Prumnopitys taxifolia



Matai is a large evergreen coniferous tree that can grow up to 30 meters tall. It has a straight trunk with a dense crown of dark green, needle-like leaves. The bark is thick and rough, with deep grooves and ridges.


Matai is native to New Zealand's South Island and Stewart Island. It is commonly found in mixed and podocarp forests, often growing on well-drained soils.

Cultural Importance

Matai is a significant tree for Māori, who traditionally use wood for building and carving. The tree also holds spiritual and cultural significance, representing strength and resilience.

Ecological Role

Matai provides a habitat for various native birds and insects, and its large size contributes to the structural complexity and stability of native forests. As a long-lived species, it also plays an important role in carbon sequestration, helping to mitigate climate change.

Associated Birds

Kākāriki: Colourful parakeets that inhabit Tītoki forests. They have green feathers and can be seen foraging for seeds, fruits, and insects.

Kingfisher: Small bird with vibrant blue and orange plumage. Known to frequent Tītoki areas, where it hunts for small fish, insects, and crustaceans near water bodies.

Grey Warbler: Tiny bird with a melodious song, often found in Tītoki forests. It forages for insects among the foliage and builds its delicate nest on the branches.

Shining Cuckoo: Migratory bird that arrives in New Zealand during the spring season, coinciding with the flowering of Tītoki trees. It primarily feeds on insects and nectar.

Fantail: Agile bird known for its fan-shaped tail and acrobatic flight. Often spotted in Tītoki forests, where it hunts insects by fluttering and flicking its tail.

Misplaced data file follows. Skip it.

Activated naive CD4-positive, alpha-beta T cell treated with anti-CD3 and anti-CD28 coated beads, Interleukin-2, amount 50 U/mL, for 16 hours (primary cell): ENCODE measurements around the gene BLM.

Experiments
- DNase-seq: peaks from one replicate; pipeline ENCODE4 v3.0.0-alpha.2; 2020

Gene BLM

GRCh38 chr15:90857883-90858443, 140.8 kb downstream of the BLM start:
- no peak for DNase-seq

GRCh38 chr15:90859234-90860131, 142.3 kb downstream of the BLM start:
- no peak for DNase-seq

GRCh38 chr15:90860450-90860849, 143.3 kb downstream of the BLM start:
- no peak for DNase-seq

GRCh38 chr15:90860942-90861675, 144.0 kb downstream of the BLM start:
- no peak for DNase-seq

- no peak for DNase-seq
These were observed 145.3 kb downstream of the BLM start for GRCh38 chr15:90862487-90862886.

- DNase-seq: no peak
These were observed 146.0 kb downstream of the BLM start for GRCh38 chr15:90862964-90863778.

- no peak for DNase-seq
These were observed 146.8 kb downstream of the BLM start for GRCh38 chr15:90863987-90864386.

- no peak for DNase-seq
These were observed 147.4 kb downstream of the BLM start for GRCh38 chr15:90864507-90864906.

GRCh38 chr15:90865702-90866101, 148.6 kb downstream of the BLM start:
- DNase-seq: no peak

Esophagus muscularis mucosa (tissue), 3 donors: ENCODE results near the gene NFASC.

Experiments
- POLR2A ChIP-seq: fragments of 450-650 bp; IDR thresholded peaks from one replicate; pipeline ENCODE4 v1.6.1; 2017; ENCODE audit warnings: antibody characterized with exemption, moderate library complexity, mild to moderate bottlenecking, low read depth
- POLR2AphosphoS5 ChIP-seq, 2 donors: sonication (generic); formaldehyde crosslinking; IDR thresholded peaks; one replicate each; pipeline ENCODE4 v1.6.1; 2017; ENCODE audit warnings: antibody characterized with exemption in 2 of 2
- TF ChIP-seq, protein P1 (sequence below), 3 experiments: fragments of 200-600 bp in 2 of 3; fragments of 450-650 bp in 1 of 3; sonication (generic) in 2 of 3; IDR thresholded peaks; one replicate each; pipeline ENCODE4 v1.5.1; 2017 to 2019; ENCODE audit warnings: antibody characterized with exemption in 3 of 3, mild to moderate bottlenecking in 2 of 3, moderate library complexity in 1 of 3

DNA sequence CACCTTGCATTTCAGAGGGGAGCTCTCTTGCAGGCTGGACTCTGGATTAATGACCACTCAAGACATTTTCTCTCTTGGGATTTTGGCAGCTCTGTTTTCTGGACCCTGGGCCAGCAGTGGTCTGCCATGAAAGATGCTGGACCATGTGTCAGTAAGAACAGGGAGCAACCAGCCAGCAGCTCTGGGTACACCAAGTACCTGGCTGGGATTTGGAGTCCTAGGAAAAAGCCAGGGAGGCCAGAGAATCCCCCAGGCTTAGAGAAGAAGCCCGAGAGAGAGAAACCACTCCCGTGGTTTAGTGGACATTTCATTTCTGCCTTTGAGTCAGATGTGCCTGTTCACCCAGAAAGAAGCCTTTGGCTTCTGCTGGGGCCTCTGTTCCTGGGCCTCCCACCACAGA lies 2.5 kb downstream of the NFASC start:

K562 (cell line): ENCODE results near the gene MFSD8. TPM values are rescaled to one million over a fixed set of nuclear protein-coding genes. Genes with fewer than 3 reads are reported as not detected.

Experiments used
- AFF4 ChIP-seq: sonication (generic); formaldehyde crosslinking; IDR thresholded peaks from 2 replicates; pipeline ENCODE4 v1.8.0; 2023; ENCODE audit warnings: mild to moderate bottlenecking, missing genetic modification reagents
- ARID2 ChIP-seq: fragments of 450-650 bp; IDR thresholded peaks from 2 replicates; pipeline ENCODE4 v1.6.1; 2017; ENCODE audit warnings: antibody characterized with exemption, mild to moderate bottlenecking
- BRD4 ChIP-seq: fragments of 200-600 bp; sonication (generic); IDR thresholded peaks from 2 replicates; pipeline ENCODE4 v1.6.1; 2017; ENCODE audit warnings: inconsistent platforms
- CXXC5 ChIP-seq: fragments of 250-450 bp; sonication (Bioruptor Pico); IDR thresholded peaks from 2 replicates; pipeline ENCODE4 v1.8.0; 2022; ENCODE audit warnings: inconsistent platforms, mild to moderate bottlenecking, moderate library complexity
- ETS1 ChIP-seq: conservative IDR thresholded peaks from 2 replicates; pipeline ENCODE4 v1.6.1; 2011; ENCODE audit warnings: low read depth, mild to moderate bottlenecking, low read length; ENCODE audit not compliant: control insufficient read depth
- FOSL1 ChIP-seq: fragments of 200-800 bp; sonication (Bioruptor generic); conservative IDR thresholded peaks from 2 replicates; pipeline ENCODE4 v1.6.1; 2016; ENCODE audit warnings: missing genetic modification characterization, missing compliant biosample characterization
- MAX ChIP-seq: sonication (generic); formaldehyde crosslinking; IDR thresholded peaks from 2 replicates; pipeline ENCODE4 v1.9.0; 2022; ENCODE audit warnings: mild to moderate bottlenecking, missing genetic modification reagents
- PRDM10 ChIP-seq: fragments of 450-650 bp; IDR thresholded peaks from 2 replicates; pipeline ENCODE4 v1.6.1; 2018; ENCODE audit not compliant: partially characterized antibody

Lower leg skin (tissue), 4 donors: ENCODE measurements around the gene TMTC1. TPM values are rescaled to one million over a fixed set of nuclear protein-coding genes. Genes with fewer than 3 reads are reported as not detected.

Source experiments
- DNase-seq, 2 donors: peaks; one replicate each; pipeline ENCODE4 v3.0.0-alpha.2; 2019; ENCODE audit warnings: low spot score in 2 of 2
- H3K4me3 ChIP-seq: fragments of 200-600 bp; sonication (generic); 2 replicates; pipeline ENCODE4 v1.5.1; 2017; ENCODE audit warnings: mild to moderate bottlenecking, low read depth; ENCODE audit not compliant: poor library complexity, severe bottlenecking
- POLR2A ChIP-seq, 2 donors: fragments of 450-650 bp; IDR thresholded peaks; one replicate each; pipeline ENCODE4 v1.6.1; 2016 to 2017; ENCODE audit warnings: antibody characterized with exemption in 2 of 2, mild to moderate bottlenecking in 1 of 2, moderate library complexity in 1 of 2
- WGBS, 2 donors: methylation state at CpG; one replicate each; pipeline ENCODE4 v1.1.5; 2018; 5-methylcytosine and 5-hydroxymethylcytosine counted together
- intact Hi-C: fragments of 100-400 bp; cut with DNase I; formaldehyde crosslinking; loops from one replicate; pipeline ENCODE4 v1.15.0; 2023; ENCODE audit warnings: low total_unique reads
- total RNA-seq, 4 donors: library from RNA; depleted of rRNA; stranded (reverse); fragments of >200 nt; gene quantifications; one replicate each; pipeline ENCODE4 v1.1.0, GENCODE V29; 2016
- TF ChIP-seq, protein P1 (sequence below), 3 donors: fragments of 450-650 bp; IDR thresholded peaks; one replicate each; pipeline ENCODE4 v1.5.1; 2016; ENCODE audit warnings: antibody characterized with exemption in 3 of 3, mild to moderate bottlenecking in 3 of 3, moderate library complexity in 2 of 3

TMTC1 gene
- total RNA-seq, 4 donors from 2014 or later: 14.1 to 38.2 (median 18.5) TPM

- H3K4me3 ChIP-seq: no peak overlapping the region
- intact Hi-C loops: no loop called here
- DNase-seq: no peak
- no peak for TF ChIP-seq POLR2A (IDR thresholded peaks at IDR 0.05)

Bellbird: Medium-sized songbird attracted to the nectar-rich flowers of Tītoki trees. Its beautiful song resonates through the forest as it also feeds on insects and fruits.

Tūī: Medium-sized honeyeaters with distinctive white throat tufts. They visit Tītoki trees for their nectar and play a crucial role in pollination.

Silvereye: Small passerine bird that frequents Tītoki forests. It feeds on insects, fruits, and nectar, contributing to the pollination of Tītoki flowers.

Stitchbird: Endangered bird species known for its vibrant plumage and unique bill. Tītoki trees provide them with nectar and fruits, supporting their survival.

Conservation Status

Matai is not currently considered threatened, but its habitat is vulnerable to habitat loss and degradation from activities such as logging and land development.

Interesting Facts

  • Matai is sometimes called "black pine" due to the dark colour of its wood.
  • The seeds of Matai were once an important food source for Māori.
  • Matai is known for its slow growth rate, with some trees taking up to 800 years to reach full maturity!

Conservation Tips

To help conserve Matai and its habitat, individuals can support efforts to protect native forests and oppose activities threatening these ecosystems. Keeping sustainable forestry practices and purchasing wood products from certified sustainable sources can also help to reduce the demand for unsustainable logging practices.